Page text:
Bangalore, July 2 2017: The cash dispensing terminal known as ATM or Automatic Teller Machine, is 50 years old, increasingly threatened by electronic payment options, yet refuses to die.
There are over 3 million ATMs world-wide, some 2 00,000 of them in India, including a few in unconventional locations: The world's highest ATM is at Nathula Pass on the Sikkim-Tibet border, at 4023 metres (13,200 feet). The only ATM on an Indian warship, is operated by SBI on board the aircraft carrier INS Vikramaditya, serving 1500 seamen. Floating ATMs routinely serve customers on dozens of tiny islands in Kerala's backwaters.
Yet attempts are being made, to render ATMs obsolete. After demonetizing 80% of all currency notes in circulation and forcing people to adopt some form of e-cash, the Indian government has virtually stopped growing the ATM network. NITI Aayog CEO Amitabh Kant has suggested that by 2020, credit and debit cards and ATM machines will be totally irrelevant. He is wrong in multiple ways. The need for physical currency will never go away: Even in the most advanced economies, half of all consumer transactions are in cash. The ATM is not about to fade away, it is reinventing itself in new and innovative ways.
With over a billion Indians having an Aadhaar number, DCB bank launched India's first Aadhaar-based ATM in Mumbai last year and is extending this technology to 400 ATMs nationwide. Their terminal has a fingerprint scanner instead of a card reader. Finger print replaces ATM card and Aadhaar number replaces the PIN number. The Card-less ATM has come.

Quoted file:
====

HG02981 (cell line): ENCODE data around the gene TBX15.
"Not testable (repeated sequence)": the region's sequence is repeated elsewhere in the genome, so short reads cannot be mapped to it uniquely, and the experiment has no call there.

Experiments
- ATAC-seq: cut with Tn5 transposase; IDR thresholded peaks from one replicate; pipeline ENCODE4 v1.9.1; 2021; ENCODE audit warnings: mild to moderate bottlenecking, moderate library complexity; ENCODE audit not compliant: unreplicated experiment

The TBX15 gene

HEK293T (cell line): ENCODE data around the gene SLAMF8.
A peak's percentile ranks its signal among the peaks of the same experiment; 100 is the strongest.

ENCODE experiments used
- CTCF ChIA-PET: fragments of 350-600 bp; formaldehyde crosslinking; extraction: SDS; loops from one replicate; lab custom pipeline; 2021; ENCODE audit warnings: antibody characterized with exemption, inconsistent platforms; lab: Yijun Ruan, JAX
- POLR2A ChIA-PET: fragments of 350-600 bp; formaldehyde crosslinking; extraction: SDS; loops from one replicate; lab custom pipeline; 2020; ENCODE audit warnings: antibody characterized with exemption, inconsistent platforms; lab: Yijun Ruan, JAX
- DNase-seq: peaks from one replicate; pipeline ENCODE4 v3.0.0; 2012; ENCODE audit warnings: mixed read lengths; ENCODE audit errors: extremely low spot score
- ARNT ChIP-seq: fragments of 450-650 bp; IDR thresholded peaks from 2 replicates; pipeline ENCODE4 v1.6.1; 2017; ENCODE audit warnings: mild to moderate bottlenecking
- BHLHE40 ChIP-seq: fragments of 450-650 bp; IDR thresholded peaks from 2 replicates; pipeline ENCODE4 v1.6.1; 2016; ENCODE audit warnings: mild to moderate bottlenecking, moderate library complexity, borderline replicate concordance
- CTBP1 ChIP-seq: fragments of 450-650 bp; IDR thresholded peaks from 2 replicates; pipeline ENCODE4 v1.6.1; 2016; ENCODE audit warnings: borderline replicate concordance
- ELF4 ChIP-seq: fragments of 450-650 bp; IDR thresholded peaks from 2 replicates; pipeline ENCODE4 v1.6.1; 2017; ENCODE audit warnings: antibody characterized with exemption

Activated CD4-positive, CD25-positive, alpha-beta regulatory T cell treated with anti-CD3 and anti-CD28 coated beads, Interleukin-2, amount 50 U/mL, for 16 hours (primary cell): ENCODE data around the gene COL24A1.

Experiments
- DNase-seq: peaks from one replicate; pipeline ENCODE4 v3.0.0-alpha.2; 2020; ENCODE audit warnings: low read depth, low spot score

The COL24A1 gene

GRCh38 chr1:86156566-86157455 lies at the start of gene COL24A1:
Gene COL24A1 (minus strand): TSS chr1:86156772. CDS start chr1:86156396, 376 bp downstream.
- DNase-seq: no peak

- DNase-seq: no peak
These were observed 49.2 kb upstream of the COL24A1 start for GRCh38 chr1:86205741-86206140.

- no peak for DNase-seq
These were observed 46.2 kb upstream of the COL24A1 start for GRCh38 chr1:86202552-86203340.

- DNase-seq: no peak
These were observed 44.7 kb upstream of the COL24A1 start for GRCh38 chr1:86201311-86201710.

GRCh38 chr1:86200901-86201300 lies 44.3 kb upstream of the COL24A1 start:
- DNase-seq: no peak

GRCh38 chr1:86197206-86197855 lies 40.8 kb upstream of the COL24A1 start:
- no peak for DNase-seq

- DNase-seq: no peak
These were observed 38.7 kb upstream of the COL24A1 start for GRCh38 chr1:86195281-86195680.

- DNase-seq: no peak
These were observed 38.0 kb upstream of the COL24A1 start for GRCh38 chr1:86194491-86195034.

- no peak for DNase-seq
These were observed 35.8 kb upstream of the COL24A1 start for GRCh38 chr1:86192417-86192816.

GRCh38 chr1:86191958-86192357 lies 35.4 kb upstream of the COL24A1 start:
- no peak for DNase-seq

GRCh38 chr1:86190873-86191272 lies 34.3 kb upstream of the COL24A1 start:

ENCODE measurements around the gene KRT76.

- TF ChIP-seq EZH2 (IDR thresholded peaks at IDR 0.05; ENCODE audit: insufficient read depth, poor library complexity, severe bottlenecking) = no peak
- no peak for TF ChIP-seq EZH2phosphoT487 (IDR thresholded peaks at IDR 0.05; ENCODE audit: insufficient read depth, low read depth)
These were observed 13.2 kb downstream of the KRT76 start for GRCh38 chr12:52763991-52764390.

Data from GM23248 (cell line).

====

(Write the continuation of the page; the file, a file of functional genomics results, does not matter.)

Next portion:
Internationally, ATM maker Diebold has designed a very small-footprint terminal called 'ATM Extreme' that is just 10 inches (25 cms) wide and can be operated with the customer's finger print. Diebold is also one of the leading ATM suppliers in India -- so a platform for large scale rollout of Aadhaar-based ATM payments is readily available.
If card-less, why not contact-less? This is a parallel trend that has swept many banks abroad. It uses a mobile phone -- and removes the most vulnerable element of today's card-based ATM operation: the card itself, which baddies can clone or skim. Users need to download a banking app on their smart phone. The actual connection is wireless -- Bluetooth or Near Field Communication (NFC). With early mobile-based ATMs deployed in Spain in 2011, the customer had to scan a QR or Quick Response code on the ATM screen. This is cumbersome -- and India will likely leapfrog into later, easier technologies in card-less ATMs.
Samsung launched its mobile payment app, SamsungPay, in India in March this year -- and users can use it to pay through their credit or debit cards at Point of Sale terminals in shops without swiping the actual card. In South America SamsungPay joined with ATM maker Diebold- Nixdorf -- and owners of the Samsung Galaxy S8, can use their phone to withdraw cash from ATMs in Puerto Rico.
Google has launched an Android payments app called "Pay", which works like SamsungPay with your credit cards. Bank of America was the first to use Android "Pay" to enable card-less payments at many of its US-based ATMs. The app is not launched in India --yet.
|The world is moving towards mobile-phone- based ATMs --and Indian banks will inevitably follow, once RBI takes the first bold step.